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Q. If you could be more organized in one area of your business, where would it be and why?
1. New-business development
The new-business pipeline is one of the most important and also one of the most chaotic pieces of our company. While there are tremendous tools (both large and small) for this process, it still seems to always end up a little unorganized and frenetic. Better organization of basic information, lead flow tracking and then sales process prompting is something we’ve always struggled to pull together. — Andrew Howlett, Rain
2. Delegating tasks
One of the most challenging jobs for entrepreneurs is delegating tasks. To do so, you need to have standard operating procedures in place so that your team members can perform tasks without your involvement. SOPs require a lot of attention at first, energy that will only be paid back in the long term. Being organized with your procedures is key in successful delegating. — Diego Orjuela, Cables & Sensors
3. Documenting company processes
Developing and documenting a process within a startup is the most overlooked task. As a company who has been around for five years, I look back and wish I had documented everything. Every leader should document every process within a company from recruiting, hiring, on-boarding, off-boarding, account management and sales, to marketing, finance and payroll. This saves time and quickens training. — Shalyn Dever, Chatter Buzz
4. Managing teams across the country
With me in New York City and various team members living on the west coast, getting everyone together for meetings — and making sure that all participants stay engaged — can be difficult. Keeping weekly check-ins with everyone, delegating tasks, following up, and making people feel like I’m in the room when I’m not there are things I constantly strive for. — Jojo Hedaya, Unroll.me
5. Streamlinging email
So many digital organization tools have popped up during the years, but the one area that can still be a struggle is email. Switching to Gmail a few years ago has definitely helped, but I think there is untapped potential in finding a better way to organize and streamline email communications. — Leila Lewis, Be Inspired PR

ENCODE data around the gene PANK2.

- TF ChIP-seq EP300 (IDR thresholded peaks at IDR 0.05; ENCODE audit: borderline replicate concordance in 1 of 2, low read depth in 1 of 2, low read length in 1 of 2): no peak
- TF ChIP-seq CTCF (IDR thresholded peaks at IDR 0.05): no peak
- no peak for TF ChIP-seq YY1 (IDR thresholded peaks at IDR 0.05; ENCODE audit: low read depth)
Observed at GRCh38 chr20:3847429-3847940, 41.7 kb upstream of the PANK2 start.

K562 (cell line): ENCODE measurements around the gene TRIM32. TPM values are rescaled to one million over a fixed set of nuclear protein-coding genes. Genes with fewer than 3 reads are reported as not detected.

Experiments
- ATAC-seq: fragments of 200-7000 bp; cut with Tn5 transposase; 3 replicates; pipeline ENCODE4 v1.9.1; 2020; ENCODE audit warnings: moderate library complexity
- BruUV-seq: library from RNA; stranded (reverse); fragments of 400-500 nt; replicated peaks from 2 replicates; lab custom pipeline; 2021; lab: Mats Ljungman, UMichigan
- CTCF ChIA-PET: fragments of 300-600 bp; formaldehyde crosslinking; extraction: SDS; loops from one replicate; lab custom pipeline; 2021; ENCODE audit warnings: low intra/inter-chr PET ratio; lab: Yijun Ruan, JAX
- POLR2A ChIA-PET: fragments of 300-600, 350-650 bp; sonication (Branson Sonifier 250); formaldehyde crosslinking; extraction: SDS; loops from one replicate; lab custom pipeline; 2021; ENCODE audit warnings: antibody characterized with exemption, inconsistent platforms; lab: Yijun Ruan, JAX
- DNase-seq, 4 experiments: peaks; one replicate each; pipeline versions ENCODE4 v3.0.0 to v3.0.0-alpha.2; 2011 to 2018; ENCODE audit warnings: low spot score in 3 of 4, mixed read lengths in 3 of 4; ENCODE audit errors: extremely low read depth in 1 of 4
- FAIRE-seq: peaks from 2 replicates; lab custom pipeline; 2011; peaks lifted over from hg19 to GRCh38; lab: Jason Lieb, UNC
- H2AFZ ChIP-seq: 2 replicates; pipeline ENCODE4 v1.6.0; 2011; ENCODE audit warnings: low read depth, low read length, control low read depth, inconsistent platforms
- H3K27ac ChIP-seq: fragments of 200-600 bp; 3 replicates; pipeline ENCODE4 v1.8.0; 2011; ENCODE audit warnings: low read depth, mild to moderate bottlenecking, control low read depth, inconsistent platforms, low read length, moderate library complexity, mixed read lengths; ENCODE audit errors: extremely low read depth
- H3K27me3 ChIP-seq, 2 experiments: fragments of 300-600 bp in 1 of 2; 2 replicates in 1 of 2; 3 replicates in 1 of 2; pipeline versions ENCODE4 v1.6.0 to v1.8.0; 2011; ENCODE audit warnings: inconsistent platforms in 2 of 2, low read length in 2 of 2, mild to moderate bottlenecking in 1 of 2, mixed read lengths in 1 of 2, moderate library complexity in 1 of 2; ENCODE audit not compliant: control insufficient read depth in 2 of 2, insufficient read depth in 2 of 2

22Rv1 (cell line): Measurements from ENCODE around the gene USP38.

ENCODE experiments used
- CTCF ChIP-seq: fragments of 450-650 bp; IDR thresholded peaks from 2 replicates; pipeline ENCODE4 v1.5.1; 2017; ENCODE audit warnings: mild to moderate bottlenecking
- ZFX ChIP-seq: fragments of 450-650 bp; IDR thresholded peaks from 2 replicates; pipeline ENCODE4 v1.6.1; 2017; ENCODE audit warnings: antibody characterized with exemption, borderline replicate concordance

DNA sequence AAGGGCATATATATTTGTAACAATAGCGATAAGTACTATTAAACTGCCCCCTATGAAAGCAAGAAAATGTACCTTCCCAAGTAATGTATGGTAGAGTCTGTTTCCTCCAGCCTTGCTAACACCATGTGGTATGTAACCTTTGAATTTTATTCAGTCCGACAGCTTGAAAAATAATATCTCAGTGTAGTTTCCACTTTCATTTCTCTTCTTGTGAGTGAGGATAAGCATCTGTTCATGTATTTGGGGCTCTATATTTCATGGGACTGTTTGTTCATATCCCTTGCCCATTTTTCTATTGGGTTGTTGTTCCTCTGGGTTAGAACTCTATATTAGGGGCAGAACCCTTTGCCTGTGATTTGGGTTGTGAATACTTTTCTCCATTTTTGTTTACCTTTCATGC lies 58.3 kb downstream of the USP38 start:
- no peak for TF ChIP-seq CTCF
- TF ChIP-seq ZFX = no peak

6. Direct-sales outreach
It is easy to focus on smaller problems that offer immediate psychological return like a small programming issue or simple accounting fix. However sales outreach can be a drag, where you put in hours of time for no immediate payoff. If I could organize and force a certain amount of hours per day into direct sales outreach, I could ensure consistent monthly recurring revenue growth for my business. — Michael Averto, ChannelApe
7. Prioritizing tasks
With an overwhelming amount of work on a day-to-day basis, it is hard to focus and prioritize my daily tasks by what is most important. I wish I had the time to write out my tasks for the day every morning, and color code them according to how urgent or important they were to get done. There are too many times when I get a lot done in one day, but forget about the most important thing that I had to do. — Chad Keller, Eyeflow
8. Filing paperwork
It’s so easy to throw receipts, invoices, tax, payroll data into a bucket and hope that it magically gets filed by someone, sometime. Admittedly, that’s kind of the hope here, and usually once or twice a year, we hit a day of reckoning where we have to purge and file it all away! I’d really like to work on our system for this, and would love to see a list of pointers to do so! — Josh Sprague, Orange Mud
9. Time for companywide professional development
In a fast-paced agency with looming deadlines every month, it’s difficult to find the time and implement a system for continued professional development across the company. There is a “jump in the deep end” mentality that works well in many cases, but often leaves gaps in people’s skill sets over time. Ideally, we’d have a way to fill these gaps without impacting time for client work. — Ross Beyeler, Growth Spark